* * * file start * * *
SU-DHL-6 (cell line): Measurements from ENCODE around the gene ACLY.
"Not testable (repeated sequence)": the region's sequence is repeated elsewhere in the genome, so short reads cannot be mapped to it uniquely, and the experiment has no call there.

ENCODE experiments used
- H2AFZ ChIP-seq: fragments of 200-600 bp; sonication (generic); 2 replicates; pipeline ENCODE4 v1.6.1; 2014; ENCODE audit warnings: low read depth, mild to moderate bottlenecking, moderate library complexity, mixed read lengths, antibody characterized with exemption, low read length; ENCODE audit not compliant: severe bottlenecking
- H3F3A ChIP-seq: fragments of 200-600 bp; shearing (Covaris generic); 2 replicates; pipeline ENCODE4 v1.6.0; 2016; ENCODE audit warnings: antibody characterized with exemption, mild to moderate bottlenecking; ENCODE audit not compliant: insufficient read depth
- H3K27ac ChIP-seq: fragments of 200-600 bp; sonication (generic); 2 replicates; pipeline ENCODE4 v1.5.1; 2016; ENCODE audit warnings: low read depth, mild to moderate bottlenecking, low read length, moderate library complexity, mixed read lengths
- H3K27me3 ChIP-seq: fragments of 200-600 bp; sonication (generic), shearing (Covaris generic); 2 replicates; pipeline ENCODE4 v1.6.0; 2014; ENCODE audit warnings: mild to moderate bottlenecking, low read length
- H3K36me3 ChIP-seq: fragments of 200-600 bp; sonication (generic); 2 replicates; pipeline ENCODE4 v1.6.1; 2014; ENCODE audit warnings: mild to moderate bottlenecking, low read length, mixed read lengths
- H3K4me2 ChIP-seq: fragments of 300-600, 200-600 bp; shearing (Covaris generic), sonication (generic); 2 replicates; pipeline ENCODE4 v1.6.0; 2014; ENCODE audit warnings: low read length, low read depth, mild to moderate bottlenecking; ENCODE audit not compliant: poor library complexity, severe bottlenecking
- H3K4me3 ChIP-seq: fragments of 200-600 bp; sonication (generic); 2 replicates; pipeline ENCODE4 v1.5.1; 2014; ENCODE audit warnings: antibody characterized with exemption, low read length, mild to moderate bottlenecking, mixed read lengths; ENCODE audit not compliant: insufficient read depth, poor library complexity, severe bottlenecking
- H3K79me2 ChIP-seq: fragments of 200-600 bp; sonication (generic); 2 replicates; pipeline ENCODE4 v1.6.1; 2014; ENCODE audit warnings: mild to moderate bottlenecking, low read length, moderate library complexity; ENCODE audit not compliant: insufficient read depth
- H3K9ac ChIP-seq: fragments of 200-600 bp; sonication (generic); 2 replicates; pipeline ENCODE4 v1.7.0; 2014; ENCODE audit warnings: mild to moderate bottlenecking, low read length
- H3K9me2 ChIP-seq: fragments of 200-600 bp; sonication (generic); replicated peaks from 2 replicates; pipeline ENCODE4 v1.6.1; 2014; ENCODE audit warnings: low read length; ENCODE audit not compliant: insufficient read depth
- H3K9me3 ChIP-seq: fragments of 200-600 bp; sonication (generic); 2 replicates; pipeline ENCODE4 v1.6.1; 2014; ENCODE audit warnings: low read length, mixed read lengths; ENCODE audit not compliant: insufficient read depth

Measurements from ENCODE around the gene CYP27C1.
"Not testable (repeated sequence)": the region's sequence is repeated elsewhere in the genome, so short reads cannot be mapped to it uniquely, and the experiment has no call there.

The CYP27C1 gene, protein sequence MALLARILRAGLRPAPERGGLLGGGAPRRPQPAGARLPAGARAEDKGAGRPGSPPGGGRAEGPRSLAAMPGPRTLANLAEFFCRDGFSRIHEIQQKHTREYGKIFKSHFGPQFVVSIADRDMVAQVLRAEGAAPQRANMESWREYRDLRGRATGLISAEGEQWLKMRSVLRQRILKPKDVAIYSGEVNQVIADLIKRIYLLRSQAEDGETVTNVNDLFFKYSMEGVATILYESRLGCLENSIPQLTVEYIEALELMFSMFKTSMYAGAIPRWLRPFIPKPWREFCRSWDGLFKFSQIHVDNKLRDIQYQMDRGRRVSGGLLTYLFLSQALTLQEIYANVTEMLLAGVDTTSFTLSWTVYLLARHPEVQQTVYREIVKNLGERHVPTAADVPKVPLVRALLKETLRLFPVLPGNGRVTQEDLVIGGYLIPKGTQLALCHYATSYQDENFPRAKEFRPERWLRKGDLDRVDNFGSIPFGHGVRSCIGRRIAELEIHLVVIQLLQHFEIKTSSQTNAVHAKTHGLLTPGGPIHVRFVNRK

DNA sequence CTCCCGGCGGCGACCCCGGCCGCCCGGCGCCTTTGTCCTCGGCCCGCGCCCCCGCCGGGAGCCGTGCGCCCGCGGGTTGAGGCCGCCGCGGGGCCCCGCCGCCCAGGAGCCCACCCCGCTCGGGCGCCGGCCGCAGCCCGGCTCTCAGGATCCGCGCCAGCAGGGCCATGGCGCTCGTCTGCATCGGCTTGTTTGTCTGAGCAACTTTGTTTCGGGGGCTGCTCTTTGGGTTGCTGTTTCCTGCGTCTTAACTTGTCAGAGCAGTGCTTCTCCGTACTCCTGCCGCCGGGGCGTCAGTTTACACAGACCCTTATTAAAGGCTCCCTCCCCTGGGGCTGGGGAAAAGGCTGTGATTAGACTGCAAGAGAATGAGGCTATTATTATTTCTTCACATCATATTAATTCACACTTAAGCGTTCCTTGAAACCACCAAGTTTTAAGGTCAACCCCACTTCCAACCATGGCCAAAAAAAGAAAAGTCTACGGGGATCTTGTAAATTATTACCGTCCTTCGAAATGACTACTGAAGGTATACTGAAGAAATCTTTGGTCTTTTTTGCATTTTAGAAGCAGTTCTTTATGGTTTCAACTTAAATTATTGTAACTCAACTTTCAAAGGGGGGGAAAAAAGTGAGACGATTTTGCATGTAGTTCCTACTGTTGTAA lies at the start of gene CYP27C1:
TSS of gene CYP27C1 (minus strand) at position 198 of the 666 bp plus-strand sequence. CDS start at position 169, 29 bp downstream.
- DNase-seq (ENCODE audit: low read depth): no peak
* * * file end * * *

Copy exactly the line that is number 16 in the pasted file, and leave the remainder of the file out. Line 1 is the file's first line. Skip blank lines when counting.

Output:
"Not testable (repeated sequence)": the region's sequence is repeated elsewhere in the genome, so short reads cannot be mapped to it uniquely, and the experiment has no call there.